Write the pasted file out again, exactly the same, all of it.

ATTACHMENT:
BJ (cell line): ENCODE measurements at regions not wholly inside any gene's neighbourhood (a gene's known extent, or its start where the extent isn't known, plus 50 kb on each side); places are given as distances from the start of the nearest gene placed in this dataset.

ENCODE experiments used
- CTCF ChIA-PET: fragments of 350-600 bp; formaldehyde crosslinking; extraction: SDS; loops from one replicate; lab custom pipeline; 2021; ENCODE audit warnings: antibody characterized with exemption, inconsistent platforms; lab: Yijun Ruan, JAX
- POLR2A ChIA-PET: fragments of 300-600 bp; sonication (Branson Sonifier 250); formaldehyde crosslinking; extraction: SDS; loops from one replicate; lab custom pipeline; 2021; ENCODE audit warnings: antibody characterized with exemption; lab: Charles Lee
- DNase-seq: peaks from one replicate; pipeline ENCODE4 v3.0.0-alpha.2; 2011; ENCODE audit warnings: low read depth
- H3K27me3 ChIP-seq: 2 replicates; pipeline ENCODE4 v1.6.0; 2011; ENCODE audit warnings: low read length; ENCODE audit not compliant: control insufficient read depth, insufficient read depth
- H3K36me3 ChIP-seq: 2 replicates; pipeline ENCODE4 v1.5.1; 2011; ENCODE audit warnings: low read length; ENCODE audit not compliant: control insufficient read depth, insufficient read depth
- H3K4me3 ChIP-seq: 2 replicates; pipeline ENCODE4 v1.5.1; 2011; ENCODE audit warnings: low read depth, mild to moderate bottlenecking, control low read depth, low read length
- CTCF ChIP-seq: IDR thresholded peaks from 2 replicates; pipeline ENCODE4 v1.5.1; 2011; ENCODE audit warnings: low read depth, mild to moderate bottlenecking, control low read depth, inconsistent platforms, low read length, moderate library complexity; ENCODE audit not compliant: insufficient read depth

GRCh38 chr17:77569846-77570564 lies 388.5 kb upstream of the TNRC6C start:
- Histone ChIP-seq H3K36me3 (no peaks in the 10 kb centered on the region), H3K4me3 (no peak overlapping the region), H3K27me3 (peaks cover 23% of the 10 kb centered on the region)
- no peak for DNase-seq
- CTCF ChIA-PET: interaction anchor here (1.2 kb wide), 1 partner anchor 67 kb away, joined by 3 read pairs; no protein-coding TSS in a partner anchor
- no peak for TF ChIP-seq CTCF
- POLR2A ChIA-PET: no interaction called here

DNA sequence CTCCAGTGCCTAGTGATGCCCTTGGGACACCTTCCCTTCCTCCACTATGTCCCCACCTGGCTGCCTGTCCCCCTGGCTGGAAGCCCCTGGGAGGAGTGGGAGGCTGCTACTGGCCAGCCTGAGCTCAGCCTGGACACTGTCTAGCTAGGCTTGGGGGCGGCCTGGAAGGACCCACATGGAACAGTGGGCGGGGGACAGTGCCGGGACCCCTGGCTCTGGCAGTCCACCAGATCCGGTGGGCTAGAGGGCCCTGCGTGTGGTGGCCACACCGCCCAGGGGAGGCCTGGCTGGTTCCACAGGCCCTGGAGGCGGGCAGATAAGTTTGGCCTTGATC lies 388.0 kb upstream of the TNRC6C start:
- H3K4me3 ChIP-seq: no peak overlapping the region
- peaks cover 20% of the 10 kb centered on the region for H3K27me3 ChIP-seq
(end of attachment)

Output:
BJ (cell line): ENCODE measurements at regions not wholly inside any gene's neighbourhood (a gene's known extent, or its start where the extent isn't known, plus 50 kb on each side); places are given as distances from the start of the nearest gene placed in this dataset.

ENCODE experiments used
- CTCF ChIA-PET: fragments of 350-600 bp; formaldehyde crosslinking; extraction: SDS; loops from one replicate; lab custom pipeline; 2021; ENCODE audit warnings: antibody characterized with exemption, inconsistent platforms; lab: Yijun Ruan, JAX
- POLR2A ChIA-PET: fragments of 300-600 bp; sonication (Branson Sonifier 250); formaldehyde crosslinking; extraction: SDS; loops from one replicate; lab custom pipeline; 2021; ENCODE audit warnings: antibody characterized with exemption; lab: Charles Lee
- DNase-seq: peaks from one replicate; pipeline ENCODE4 v3.0.0-alpha.2; 2011; ENCODE audit warnings: low read depth
- H3K27me3 ChIP-seq: 2 replicates; pipeline ENCODE4 v1.6.0; 2011; ENCODE audit warnings: low read length; ENCODE audit not compliant: control insufficient read depth, insufficient read depth
- H3K36me3 ChIP-seq: 2 replicates; pipeline ENCODE4 v1.5.1; 2011; ENCODE audit warnings: low read length; ENCODE audit not compliant: control insufficient read depth, insufficient read depth
- H3K4me3 ChIP-seq: 2 replicates; pipeline ENCODE4 v1.5.1; 2011; ENCODE audit warnings: low read depth, mild to moderate bottlenecking, control low read depth, low read length
- CTCF ChIP-seq: IDR thresholded peaks from 2 replicates; pipeline ENCODE4 v1.5.1; 2011; ENCODE audit warnings: low read depth, mild to moderate bottlenecking, control low read depth, inconsistent platforms, low read length, moderate library complexity; ENCODE audit not compliant: insufficient read depth

GRCh38 chr17:77569846-77570564 lies 388.5 kb upstream of the TNRC6C start:
- Histone ChIP-seq H3K36me3 (no peaks in the 10 kb centered on the region), H3K4me3 (no peak overlapping the region), H3K27me3 (peaks cover 23% of the 10 kb centered on the region)
- no peak for DNase-seq
- CTCF ChIA-PET: interaction anchor here (1.2 kb wide), 1 partner anchor 67 kb away, joined by 3 read pairs; no protein-coding TSS in a partner anchor
- no peak for TF ChIP-seq CTCF
- POLR2A ChIA-PET: no interaction called here

DNA sequence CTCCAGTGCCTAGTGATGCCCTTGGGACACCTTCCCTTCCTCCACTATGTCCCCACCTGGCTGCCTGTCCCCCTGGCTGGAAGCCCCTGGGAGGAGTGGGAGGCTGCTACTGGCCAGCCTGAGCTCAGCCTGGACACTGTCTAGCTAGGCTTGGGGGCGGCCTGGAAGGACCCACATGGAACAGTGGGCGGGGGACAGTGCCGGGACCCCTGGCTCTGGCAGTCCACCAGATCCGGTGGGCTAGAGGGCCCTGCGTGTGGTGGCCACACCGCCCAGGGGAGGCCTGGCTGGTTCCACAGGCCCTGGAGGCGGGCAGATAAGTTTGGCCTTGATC lies 388.0 kb upstream of the TNRC6C start:
- H3K4me3 ChIP-seq: no peak overlapping the region
- peaks cover 20% of the 10 kb centered on the region for H3K27me3 ChIP-seq